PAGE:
No; there again, that’s not right, and this time it’s the reporter who gets things backwards. It’s not the case that ‘the Shia’ ‘have had their rights legally defined and recognised’ because what this law does is take rights away from Shia women. What this bill legally defined and recognized was the ‘right’ of men to subordinate women, which is quite different from defining and recognizing the rights of the Shia in general.

“Those Afghans who protest against the law just want to make the West happy,” says Mohammed Sarwar Jahadi, a former prisoner of the Taliban and an MP for the Hazara heartland of Bamyan province in central Afghanistan. He said the law was discussed in parliament over a two-and-a-half-year period and was whittled down from 750 to 249 articles. “During that time we didn’t hear a single protest.”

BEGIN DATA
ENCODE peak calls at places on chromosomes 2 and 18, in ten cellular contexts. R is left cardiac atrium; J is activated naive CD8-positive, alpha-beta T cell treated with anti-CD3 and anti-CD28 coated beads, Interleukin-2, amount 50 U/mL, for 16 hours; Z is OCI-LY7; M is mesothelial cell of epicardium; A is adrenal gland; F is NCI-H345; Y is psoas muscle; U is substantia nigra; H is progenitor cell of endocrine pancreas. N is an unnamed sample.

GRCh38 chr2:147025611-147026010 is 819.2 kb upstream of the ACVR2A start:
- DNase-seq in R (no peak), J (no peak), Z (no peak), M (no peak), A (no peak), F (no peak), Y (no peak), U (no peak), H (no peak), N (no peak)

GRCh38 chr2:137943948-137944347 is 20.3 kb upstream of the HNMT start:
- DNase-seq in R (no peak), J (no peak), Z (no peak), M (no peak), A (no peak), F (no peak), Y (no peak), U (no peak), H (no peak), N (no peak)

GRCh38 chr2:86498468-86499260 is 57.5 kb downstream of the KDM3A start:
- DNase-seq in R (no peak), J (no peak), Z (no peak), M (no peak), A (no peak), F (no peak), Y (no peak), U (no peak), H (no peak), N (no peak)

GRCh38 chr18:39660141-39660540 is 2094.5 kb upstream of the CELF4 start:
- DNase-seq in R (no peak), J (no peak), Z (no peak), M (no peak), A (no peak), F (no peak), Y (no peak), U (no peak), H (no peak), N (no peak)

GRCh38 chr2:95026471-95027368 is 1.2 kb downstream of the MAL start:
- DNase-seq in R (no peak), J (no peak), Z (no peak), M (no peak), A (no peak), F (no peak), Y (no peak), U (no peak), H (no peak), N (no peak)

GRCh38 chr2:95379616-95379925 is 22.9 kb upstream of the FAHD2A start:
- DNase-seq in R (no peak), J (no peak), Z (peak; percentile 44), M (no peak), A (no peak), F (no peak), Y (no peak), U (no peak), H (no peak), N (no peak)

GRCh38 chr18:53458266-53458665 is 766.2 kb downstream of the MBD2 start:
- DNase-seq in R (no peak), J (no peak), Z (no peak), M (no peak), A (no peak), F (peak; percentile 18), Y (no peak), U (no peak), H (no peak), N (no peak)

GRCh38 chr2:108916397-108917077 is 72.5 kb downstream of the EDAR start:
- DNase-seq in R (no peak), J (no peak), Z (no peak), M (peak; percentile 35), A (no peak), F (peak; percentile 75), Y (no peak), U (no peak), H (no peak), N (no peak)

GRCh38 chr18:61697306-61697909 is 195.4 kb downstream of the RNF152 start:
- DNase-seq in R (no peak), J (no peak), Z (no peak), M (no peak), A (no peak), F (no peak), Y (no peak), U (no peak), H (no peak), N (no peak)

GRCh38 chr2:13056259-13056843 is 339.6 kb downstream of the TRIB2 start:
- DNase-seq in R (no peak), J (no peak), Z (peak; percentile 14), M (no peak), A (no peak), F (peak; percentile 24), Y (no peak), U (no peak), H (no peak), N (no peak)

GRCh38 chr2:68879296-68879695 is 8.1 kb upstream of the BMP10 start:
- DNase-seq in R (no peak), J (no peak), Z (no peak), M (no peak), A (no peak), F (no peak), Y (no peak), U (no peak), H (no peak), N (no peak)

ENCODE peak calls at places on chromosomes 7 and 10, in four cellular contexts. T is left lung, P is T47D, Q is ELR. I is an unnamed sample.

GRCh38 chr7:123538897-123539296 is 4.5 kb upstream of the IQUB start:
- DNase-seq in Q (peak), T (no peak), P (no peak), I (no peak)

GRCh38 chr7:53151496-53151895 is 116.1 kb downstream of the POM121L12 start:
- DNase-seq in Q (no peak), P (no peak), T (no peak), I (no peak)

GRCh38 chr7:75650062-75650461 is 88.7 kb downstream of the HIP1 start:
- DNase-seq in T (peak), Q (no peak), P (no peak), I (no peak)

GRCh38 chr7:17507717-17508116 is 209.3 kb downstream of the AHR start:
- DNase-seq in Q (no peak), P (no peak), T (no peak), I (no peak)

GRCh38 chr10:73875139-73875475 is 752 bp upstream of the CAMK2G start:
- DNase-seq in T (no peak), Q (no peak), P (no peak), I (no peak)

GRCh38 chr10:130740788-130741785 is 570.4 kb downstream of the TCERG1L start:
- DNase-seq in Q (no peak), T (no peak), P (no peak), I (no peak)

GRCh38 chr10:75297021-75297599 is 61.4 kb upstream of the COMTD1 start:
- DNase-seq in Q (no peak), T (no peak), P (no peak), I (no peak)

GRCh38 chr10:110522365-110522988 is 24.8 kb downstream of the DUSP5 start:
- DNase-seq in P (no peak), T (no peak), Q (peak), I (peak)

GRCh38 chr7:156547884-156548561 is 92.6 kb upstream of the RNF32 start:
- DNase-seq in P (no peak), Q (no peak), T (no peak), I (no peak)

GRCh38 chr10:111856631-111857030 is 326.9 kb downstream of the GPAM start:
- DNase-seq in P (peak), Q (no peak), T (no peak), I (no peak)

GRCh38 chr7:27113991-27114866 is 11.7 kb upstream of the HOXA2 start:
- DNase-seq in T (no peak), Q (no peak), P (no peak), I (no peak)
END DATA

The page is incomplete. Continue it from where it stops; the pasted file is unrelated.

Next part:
Gee I wonder why – it surely couldn’t have anything to do with the fact that Afghan women live under a constant threat of death. Could it?

Mr Sayed Sajadi, a Hazara, said the strength of protests against the law surprised him. “It was unexpected because already 99 per cent of Afghan women only leave the house with their husband’s permission.”

Ah! Ah yes! There we have it – that’s the real puzzle. 99 per cent of Afghan women are already completely ground into the mud so where the hell would protests come from? Nowhere! They wouldn’t! Thus all these protests are simply astonishing. All the men are looking at each other in baffled amazement, at a stand to figure out how anyone could have the nerve or the energy or the muscle power to make a protest.

Many Afghans say that in any case the relationship between men and women in their country is none of the business of foreign non-Muslim politicians and Nato commanders. Women protesting against the law were denounced by counter-demonstrators chanting: “Death to the enemies of Islam! We want Islamic law!”